As a financial planner, it’s part of my job to ask the question “What happens if you become incapacitated?” It’s not inconceivable that such a thing can occur, and the odds increase as you age. For a retiree especially, health concerns rise and mental sharpness may begin to dull. Which is why it’s imperative to address this now when you’ve had time to think your decision through rather than when it’s too late.
If you’re smart, you’ll plan ahead for such an eventuality, and one of the main tools you’ll use is the Power of Attorney.
Reasons for Naming a Power of Attorney
A Power of Attorney is generally appointed either for a specific purpose (for example, to sign a document when you cannot be present to sign) or as protection in case you become incapacitated or incompetent. If you should become incapacitated or incompetent and not have a POA, no one can legally handle your financial and legal affairs. If a POA has been appointed, however, there will be no lapse in your ability to control finances or legal matters, as the agent will be able to act on your behalf.
The agent you name as your POA can be responsible for:
- Bill paying
- Banking transactions
- Investments, including the management or sale of any stocks or bonds
- Managing or selling real estate
- Managing insurance, including overseeing the payment of any premiums
- Preparing and filing tax returns
Types of Power of Attorney
There are three types of power of attorney. The main differences between these POAs is when they go into effect and when they expire.
Non-Durable Power of Attorney, which goes into effect upon signing and expires if/when you are declared mentally incompetent
Durable Power of Attorney (DPOA), which goes into effect upon signing and expires when you die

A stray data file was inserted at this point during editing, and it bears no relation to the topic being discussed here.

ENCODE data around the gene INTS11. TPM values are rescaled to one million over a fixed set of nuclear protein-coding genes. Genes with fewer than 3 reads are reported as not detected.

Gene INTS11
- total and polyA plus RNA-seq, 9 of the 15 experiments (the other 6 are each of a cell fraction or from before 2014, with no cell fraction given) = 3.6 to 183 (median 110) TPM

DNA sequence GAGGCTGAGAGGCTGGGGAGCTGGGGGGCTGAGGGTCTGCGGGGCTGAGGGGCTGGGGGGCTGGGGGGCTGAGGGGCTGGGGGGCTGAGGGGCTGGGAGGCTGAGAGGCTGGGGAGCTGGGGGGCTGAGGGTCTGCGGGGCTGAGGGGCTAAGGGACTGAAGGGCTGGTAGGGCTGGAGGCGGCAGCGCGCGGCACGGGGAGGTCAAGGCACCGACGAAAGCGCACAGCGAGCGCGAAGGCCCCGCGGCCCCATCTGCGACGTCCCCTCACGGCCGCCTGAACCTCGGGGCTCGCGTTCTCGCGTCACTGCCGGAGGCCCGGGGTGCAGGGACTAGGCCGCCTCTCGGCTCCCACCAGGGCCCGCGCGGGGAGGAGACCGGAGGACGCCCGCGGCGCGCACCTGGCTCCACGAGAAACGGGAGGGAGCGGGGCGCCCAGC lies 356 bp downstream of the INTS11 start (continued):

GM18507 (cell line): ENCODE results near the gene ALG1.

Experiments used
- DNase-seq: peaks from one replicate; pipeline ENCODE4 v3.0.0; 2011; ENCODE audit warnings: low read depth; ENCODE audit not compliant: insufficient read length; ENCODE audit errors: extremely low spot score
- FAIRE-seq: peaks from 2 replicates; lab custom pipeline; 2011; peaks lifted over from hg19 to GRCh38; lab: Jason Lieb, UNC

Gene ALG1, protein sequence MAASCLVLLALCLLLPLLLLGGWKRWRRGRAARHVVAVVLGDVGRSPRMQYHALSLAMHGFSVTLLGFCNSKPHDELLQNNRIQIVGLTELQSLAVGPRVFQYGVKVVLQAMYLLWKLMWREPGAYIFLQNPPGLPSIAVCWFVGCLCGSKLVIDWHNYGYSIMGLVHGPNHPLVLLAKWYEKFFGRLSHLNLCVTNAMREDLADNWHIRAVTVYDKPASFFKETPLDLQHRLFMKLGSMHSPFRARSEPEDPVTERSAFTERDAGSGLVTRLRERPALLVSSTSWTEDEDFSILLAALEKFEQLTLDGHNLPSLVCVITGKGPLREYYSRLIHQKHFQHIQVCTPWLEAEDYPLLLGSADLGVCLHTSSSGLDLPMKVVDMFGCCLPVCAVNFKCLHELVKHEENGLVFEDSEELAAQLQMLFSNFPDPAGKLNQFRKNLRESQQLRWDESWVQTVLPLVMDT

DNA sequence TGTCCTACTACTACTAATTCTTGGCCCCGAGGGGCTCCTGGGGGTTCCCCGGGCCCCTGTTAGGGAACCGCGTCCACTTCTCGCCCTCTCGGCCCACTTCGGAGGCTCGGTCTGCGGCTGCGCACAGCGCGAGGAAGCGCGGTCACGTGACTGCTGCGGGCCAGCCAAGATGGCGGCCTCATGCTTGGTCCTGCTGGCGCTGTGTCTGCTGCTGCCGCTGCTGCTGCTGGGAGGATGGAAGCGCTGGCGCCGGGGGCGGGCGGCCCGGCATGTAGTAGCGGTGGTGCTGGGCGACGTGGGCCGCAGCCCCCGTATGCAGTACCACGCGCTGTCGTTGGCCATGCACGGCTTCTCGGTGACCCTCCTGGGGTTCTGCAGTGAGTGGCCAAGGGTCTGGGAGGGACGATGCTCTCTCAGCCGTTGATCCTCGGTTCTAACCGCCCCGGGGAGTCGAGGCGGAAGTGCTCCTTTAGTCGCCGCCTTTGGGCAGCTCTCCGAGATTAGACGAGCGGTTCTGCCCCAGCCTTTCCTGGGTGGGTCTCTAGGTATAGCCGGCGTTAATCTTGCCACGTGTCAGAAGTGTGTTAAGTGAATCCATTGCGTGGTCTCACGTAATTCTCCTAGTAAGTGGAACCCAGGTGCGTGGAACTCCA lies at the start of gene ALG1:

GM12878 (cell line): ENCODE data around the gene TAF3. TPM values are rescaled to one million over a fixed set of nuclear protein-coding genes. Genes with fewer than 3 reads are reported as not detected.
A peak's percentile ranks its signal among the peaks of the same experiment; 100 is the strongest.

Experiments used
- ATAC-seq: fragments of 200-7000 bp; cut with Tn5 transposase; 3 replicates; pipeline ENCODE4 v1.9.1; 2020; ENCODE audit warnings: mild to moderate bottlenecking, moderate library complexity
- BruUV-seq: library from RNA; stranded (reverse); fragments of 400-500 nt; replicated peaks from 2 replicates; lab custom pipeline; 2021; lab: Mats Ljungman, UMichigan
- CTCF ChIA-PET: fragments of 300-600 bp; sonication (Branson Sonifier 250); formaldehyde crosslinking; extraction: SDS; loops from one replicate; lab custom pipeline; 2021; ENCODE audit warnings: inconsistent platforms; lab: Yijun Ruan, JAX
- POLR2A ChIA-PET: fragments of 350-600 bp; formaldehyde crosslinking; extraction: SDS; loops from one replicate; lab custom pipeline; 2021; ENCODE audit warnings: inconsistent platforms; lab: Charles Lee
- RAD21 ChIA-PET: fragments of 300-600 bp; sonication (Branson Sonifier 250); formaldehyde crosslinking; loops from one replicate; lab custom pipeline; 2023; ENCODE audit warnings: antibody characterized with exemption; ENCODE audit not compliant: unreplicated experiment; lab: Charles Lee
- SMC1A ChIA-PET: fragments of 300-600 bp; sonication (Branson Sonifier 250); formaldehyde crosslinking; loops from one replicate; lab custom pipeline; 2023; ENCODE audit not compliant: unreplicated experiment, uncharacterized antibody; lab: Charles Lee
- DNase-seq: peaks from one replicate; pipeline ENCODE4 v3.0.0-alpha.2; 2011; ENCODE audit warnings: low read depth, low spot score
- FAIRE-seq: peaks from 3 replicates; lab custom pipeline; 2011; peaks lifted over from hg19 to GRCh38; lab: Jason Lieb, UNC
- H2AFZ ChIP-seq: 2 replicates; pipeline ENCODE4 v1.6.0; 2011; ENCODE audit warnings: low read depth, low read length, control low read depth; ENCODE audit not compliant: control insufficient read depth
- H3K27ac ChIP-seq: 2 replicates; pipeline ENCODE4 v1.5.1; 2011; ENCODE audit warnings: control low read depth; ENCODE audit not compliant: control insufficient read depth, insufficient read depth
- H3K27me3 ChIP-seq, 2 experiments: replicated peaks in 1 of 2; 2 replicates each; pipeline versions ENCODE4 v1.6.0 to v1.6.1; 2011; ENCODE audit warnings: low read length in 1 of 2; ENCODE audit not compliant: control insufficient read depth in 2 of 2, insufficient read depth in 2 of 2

Springing Power of Attorney, which goes into effect upon a specific event, date, or condition (such as a declaration of mental incompetence) and expires when you die
What Type of POA do you need?
For the purposes of estate planning and end-of-life planning, a Durable Power of Attorney is generally recommended, as the POA immediately goes into effect upon signing and remains in effect even if you become incompetent or incapacitated. With a DPOA, there is no question about when the POA becomes effective (as there often is with a Springing POA) and the agent may act on your behalf if you become incompetent or incapacitated (which is not the case with a Non-Durable POA).
Who should you Name?
Since your Power of Attorney (POA) potentially will be handling your legal and financial affairs, you’ll want to choose someone who either has some experience in these fields or has the necessary qualities to handle the decisions.
A Power of Attorney should be a person with the following characteristics:
- Attention to detail
- An understanding of his or her duties, and a commitment to taking those duties seriously
- An understanding of finances and perhaps business
- The ability to collaborate with attorneys, accountants, and other parties, if necessary
In addition, a power of attorney should be someone you trust, who you believe understands your values and will do his or her best to act in your best financial and legal interest.
If you have extensive business interests that the POA might become responsible for, it may help if the person you’re appointing has an understanding of your business interests as well as the finances and financial structures behind those businesses.
Finding the Right Person for the Job
If you’re considering naming someone as your POA but aren’t sure if he or she is the right person, it might be helpful to have a conversation with the person you're considering to discuss the duties and responsibilities of the position, as well as the scope of your financial and legal affairs. This may help to determine if the person you’re considering to be your POA is the right person for the job.